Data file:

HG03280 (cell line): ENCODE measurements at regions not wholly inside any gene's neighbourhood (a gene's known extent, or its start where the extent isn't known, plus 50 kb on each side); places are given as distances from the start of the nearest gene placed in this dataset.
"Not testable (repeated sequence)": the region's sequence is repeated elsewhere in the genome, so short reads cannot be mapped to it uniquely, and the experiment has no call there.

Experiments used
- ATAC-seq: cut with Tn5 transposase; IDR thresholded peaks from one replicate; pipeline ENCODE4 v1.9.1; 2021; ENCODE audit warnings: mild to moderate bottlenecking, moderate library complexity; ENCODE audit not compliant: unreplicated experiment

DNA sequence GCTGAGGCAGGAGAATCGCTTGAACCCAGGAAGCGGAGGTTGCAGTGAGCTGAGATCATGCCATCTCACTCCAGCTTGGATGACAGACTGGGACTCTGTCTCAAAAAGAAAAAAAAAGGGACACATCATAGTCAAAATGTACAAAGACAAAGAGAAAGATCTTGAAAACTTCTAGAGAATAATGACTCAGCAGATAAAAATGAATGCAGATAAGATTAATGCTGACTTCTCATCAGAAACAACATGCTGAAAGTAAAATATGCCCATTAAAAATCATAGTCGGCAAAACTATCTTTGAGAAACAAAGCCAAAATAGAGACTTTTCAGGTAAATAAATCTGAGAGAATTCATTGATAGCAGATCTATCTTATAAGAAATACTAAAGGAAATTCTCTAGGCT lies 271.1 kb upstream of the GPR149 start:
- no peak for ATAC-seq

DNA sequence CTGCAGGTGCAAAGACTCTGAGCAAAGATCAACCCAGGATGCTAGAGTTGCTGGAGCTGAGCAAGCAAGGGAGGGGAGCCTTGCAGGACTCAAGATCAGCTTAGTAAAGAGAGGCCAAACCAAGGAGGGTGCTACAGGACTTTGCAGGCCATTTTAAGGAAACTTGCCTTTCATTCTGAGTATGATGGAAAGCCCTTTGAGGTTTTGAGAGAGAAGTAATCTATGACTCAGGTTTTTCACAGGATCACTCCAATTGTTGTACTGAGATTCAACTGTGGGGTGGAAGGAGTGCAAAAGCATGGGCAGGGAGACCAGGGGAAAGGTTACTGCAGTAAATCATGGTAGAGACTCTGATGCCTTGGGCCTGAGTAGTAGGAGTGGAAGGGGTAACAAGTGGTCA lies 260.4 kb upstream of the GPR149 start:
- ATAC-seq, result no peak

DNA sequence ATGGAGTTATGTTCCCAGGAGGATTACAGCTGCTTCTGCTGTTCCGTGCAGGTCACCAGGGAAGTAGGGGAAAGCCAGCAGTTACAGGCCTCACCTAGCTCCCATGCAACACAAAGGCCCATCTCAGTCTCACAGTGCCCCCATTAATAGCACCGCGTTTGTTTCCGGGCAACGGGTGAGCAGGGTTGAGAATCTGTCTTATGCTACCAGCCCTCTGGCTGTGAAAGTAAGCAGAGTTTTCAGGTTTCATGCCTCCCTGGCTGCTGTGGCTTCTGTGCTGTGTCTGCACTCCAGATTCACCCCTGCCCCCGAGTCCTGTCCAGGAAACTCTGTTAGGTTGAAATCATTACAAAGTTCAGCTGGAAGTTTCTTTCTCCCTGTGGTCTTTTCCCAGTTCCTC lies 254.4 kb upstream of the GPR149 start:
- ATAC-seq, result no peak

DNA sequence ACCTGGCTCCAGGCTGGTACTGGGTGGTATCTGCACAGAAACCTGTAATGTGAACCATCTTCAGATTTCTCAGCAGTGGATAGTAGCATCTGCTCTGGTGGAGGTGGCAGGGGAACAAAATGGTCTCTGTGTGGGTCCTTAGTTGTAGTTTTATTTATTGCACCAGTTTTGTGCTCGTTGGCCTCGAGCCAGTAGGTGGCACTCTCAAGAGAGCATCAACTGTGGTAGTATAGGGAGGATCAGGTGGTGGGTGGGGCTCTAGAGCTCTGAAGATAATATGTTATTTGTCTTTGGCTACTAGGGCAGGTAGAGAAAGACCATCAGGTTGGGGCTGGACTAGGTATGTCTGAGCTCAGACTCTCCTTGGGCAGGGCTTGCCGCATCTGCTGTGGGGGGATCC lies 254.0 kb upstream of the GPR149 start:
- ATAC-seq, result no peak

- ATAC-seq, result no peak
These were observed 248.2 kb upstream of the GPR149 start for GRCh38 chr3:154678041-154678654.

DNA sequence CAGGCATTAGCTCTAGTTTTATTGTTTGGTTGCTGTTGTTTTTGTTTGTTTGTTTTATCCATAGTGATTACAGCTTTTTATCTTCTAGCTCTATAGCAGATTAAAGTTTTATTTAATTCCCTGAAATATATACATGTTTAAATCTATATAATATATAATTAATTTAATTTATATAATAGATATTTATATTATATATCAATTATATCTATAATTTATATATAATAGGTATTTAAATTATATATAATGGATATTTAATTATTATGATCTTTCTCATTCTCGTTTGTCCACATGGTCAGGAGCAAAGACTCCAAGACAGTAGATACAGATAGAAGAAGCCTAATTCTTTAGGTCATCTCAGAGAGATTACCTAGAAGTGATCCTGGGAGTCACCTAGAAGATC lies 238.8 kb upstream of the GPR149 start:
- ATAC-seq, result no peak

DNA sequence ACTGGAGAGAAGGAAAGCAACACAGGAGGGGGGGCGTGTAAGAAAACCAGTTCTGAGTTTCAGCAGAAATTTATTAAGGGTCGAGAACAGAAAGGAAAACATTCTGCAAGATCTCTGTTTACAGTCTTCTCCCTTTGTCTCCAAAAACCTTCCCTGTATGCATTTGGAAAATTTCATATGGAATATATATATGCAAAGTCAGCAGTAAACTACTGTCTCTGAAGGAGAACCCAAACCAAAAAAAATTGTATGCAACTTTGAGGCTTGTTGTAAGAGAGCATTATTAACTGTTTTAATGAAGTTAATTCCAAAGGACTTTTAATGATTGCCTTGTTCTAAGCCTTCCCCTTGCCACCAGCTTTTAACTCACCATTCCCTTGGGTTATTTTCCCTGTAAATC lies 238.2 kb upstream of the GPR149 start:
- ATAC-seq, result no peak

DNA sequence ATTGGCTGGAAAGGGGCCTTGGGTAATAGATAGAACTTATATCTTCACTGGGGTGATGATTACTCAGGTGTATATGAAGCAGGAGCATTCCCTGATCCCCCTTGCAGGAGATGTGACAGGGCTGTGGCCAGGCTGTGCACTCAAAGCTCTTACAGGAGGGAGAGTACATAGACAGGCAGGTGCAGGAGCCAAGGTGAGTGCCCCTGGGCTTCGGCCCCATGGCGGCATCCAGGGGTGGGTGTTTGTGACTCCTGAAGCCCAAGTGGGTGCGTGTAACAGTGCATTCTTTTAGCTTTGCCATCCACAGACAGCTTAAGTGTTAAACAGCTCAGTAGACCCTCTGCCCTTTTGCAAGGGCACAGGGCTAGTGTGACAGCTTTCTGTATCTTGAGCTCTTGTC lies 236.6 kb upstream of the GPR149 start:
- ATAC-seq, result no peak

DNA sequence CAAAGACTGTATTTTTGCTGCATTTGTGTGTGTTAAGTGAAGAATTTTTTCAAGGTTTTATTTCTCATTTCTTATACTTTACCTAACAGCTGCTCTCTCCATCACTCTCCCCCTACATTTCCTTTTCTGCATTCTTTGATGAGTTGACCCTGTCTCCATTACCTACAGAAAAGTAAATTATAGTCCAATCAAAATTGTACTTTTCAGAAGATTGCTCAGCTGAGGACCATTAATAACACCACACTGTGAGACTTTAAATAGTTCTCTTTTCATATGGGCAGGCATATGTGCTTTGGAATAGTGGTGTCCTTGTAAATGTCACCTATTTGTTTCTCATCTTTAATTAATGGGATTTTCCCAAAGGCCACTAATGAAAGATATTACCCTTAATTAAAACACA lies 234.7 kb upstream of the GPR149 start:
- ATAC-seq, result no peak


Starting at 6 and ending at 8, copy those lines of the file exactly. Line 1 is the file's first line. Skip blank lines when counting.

- no peak for ATAC-seq

DNA sequence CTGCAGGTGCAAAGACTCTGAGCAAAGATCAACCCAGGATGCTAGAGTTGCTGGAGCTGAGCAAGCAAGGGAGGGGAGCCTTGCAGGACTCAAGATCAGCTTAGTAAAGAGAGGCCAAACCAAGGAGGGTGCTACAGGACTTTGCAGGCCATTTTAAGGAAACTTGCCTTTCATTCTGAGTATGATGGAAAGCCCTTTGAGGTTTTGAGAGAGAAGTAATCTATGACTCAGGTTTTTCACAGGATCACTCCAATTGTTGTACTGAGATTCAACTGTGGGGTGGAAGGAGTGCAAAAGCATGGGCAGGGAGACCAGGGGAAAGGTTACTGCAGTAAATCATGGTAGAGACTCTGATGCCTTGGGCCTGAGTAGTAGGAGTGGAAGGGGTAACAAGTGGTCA lies 260.4 kb upstream of the GPR149 start:
- ATAC-seq, result no peak